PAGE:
You can increase your profitability and competitive superiority dramatically by focusing on the highest-leverage-producing “drivers” of business growth. Last Wednesday, in Message #1261, I talked about one of these key drivers: your marketing. Today, let’s look at another one: your strategy. Because the easiest and fastest way to instantly transform your business results is to change the strategy you follow.
I’ve said that for 15 years. A contemporary of mine, Tony Robbins, also says it, but in a slightly different way. He says it’s probably the biggest overlooked fact of business life.
Most companies, by the way, are not strategic. They are tactical. They are most worried about just generating revenue to fill their overhead needs, to make payroll, to get them through the week, and to get them to the next month. They are not trying to engineer a business approach that maximizes — at all times — not only their revenues but also their positioning, their growth, and the value of the asset they create in terms of their business.
But this can all be accomplished just by changing strategy.
Strategy is the master purpose your business is all about. It’s different than your business model. Strategy is the explanation of the entire operating approach your business is following and why and how every element of it integrates, advances, and contributes to the big-picture outcome that you’re after.
How do you change strategies?
First, by understanding the strategy that you are currently following. If it is a reactive one, you’ve got to adopt one that is proactive and long-term.
Next, you’ve got to figure out what it is you’re trying to accomplish, build, and sustain with your business. You’ve got to determine what big operating approach will get you the greatest outcome in the fastest period of time on the most enduring basis.
Once you figure that out, you’ve got to think through your tactics. These are the actions or vehicles that help deliver the strategic result you’re after.
What actions, what activities, what concepts, what approaches will deliver your “big-picture” strategy best? By that, I mean what are the moves and maneuvers that will achieve the big outcome you are after?
Well, suppose your strategy looks like this:
“I’m going to bring in a lot of customers at breakeven. Then, we’re going to give them a great experience. Next, we’ll upgrade them to more expensive and more expansive repurchases of our products.
“We’re going to resell those products to them over and over again. We’re going to add new products as we grow the relationship with them.
“Then we’re going to introduce other people’s complementary products to them.
“We’re also going to take our existing products and develop new markets and new applications for them.”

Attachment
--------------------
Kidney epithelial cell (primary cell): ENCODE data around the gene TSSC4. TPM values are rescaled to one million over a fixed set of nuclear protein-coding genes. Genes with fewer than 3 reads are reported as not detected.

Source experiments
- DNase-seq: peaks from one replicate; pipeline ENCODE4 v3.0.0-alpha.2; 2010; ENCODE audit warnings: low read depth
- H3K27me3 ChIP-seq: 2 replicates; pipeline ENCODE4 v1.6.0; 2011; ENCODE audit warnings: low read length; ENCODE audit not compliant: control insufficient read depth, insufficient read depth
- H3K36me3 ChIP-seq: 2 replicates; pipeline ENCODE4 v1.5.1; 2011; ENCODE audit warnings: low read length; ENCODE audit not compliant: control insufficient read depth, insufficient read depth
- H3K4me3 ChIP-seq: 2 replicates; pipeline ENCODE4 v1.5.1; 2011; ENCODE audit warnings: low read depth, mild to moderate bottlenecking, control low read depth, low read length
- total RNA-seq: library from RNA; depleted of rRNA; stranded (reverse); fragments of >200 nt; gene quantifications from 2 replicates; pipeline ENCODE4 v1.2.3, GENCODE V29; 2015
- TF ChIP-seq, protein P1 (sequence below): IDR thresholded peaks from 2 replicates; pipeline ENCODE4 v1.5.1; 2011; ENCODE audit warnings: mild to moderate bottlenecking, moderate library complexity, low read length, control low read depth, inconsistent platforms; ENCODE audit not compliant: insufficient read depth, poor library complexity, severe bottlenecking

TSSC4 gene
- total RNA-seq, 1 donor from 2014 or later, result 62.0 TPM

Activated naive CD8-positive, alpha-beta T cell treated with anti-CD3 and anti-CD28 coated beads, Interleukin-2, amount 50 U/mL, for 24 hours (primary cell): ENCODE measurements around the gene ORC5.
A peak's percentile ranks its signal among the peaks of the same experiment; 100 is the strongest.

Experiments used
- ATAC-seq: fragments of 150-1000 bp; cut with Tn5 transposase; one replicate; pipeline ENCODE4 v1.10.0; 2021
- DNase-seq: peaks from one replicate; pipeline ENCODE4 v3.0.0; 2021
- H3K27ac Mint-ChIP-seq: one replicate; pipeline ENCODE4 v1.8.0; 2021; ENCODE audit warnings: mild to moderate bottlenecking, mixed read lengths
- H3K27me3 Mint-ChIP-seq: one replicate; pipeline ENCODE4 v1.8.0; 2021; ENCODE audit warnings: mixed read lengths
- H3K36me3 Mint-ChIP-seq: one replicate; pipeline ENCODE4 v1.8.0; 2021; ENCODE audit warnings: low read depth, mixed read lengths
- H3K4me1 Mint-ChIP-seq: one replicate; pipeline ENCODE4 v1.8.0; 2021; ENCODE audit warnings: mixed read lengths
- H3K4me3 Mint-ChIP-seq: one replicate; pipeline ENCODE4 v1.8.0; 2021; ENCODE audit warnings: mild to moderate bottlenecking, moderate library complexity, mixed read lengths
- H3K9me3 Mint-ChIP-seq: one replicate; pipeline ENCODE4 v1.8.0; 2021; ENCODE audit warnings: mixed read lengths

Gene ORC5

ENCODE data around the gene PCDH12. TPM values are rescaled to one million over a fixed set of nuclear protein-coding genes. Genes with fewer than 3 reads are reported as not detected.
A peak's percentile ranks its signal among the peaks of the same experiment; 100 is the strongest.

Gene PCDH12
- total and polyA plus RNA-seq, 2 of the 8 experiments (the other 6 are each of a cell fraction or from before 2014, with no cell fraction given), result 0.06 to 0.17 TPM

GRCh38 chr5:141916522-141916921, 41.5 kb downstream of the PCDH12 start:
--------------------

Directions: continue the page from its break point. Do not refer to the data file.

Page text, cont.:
If that sounds like your strategy, I want you to do three things:
1. Look up the definition of “strategy” in the dictionary.
2. Look up the military definition of “strategy.”
3. Look at your current business operations. Because I will bet money that your operations are being run tactically. By that, I mean all you have driving your business is a commitment to “advertise.” To throw up a sign outside your store or send out a few catalogs.
This is not a strategy. This is a tactical way to operate a business.
Instead, try the following:
* Make a list of the highest-performing, most-impressive, successful, and formidable companies you know of, inside or outside your industry.
* Think about what their “big-picture” strategy really is. What is it they’re trying to do with all the tactics they mount?
* Think through how they are doing or accomplishing this. That’ll clarify for you the difference between strategy and tactics. After you’ve done this exercise for 100 companies, ask at least a dozen of your friends to do it for you for 10 or 15 companies they know.
Then, you can break down a couple of hundred strategies that you’ve identified and evaluate which ones you can borrow and combine to forge your own ultimate business strategy.
But you can’t really build your optimal strategy until you first understand what you’re trying to accomplish and you work backward from that. Like a programmer who’s trying to create a powerful piece of software, you’ve got to know what it’s supposed to look like at the end — when it’s functioning. And there are a lot of different factors that enter into that.
Ask yourself, “What am I comfortable ending up with?” For example, do you want a huge company with a lot of management problems, a huge staff, and a lot of overhead requirements? Or, would you rather accomplish the same amount of volume (or at least the equivalent bottom-line profit) with one-fourth the effort, one-half the people, and one-third the capital?
There are many different ways to “skin a business-strategy cat.” You’ve got to decide on the best method for you and then follow it, using tactics only if they help you reach your ultimate strategic objective.
Changing your strategy will make a huge difference in your results and outcome. I have seen a change in strategy — properly implemented, managed, and perpetuated — triple, quadruple, and even improve results 10 times.
It drives a whole new power and force throughout the enterprise.
It animates the spirit of everyone involved (yourself included) and everything you do.